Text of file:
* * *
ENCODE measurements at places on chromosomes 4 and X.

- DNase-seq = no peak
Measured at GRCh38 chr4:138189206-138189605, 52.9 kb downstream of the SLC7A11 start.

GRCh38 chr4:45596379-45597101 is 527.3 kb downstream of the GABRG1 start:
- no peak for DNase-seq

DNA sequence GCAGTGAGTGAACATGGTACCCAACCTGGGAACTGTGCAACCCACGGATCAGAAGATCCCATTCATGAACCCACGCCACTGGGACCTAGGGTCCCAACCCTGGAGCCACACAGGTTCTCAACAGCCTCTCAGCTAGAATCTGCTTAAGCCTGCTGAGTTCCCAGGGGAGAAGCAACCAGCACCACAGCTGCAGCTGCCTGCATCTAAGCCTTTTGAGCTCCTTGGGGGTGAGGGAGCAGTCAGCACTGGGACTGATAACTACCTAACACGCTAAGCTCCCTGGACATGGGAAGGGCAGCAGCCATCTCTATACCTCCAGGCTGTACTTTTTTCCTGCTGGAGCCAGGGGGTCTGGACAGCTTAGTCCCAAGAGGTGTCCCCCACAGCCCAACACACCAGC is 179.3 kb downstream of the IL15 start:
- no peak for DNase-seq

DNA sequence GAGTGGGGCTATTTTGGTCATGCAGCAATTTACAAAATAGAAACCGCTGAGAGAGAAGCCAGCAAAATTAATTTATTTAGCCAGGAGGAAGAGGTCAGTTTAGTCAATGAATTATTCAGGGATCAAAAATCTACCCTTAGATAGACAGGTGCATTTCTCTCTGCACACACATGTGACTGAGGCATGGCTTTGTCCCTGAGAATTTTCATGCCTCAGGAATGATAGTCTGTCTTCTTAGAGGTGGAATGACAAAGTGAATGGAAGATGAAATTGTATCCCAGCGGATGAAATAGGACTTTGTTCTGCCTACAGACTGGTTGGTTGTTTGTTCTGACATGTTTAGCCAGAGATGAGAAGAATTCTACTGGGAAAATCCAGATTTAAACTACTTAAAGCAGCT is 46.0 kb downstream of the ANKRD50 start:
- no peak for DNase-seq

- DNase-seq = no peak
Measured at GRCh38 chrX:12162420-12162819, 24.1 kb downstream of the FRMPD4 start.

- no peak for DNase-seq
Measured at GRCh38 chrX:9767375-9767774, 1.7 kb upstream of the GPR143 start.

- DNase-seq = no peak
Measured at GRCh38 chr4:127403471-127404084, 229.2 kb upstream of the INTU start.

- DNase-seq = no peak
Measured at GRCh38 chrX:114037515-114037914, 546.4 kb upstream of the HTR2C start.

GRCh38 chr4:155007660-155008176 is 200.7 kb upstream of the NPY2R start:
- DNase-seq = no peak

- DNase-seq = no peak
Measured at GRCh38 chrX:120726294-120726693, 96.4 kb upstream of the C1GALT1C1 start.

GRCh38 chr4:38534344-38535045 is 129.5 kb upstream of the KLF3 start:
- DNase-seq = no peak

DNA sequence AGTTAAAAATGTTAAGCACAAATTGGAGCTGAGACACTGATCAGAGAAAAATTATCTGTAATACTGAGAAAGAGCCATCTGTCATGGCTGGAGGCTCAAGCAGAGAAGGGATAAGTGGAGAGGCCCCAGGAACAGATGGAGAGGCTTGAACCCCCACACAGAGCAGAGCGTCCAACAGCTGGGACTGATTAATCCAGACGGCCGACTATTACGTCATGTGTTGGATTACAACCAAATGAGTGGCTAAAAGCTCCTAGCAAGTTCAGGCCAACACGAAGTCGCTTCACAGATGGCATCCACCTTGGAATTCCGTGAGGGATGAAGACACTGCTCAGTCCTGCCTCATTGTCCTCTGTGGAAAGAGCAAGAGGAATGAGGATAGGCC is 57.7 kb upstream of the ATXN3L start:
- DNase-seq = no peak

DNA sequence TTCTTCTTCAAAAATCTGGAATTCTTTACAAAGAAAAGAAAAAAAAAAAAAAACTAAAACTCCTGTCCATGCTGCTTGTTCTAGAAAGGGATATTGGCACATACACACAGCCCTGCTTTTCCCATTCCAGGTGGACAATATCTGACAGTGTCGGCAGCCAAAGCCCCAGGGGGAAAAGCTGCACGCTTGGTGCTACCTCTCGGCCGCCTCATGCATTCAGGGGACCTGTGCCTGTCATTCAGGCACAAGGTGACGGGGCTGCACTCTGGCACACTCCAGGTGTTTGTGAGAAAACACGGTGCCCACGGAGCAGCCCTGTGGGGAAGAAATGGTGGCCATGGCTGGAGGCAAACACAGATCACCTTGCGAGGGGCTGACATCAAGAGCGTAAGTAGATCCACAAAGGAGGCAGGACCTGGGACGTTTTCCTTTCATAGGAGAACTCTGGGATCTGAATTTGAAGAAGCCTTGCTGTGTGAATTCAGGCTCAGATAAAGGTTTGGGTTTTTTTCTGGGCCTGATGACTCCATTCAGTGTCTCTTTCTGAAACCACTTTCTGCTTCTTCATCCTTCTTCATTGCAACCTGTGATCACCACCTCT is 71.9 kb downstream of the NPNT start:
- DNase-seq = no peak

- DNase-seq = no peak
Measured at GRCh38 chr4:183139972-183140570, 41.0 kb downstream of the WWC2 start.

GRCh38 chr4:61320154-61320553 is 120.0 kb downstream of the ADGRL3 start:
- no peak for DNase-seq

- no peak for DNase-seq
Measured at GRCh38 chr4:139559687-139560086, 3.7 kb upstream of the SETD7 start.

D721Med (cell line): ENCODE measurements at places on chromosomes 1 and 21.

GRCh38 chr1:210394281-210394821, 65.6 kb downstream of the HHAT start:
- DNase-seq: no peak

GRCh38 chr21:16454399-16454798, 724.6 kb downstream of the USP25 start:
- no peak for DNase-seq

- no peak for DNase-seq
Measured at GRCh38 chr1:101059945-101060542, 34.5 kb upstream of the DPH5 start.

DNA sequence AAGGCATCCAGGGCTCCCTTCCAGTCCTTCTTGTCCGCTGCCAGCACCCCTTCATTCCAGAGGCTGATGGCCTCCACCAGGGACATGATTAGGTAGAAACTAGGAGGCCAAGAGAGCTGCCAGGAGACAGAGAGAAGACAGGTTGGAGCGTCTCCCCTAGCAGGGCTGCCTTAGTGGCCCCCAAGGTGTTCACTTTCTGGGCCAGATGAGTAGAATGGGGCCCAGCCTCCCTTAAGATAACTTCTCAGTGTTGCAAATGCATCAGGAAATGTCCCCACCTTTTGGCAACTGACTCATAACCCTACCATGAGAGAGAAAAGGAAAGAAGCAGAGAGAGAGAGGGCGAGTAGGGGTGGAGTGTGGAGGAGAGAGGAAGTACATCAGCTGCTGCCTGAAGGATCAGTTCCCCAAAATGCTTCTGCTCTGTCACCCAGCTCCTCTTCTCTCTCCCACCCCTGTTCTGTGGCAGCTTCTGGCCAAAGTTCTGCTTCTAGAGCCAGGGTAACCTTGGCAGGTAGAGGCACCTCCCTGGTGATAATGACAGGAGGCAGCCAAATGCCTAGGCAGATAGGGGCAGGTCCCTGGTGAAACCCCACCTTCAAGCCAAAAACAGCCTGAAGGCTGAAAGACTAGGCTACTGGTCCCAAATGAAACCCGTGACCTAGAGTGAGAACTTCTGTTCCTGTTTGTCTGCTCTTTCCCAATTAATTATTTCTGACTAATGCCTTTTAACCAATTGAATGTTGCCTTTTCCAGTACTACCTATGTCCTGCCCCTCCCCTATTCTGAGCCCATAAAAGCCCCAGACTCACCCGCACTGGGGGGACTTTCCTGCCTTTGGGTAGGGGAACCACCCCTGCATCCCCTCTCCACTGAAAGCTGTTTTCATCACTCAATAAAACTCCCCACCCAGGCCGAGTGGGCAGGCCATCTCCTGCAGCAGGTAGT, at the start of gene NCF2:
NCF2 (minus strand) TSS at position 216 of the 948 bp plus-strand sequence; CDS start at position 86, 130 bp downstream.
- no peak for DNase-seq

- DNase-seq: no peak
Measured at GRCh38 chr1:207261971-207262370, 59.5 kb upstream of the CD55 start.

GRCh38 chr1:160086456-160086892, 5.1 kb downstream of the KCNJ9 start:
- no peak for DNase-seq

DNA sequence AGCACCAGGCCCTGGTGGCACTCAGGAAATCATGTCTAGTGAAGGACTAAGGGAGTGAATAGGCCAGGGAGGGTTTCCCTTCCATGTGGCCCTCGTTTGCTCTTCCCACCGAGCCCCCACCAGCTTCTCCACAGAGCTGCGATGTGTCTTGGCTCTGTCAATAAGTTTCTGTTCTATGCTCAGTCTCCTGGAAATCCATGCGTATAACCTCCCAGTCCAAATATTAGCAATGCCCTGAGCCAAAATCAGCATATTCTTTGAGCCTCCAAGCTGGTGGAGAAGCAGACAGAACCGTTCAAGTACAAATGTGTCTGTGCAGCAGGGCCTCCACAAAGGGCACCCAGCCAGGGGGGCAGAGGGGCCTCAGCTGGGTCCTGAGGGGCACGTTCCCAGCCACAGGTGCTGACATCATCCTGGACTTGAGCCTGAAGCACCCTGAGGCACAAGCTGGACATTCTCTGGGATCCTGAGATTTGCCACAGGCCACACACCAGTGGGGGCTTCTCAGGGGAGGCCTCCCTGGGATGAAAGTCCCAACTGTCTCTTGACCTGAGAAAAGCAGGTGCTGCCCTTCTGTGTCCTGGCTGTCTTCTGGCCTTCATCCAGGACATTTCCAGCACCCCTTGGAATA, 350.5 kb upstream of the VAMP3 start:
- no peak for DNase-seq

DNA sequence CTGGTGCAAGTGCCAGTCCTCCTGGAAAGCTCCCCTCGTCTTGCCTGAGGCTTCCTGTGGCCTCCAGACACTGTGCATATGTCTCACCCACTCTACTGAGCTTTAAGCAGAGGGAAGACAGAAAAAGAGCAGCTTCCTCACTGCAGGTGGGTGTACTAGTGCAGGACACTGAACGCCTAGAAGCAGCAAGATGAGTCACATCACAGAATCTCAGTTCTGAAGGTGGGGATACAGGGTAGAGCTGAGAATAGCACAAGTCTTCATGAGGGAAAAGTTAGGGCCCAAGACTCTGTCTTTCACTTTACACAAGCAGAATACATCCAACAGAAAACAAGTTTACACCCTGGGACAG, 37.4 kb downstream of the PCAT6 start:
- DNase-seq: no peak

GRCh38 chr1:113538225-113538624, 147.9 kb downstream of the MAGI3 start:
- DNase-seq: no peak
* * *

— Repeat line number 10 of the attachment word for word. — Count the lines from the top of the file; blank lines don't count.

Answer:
- DNase-seq = no peak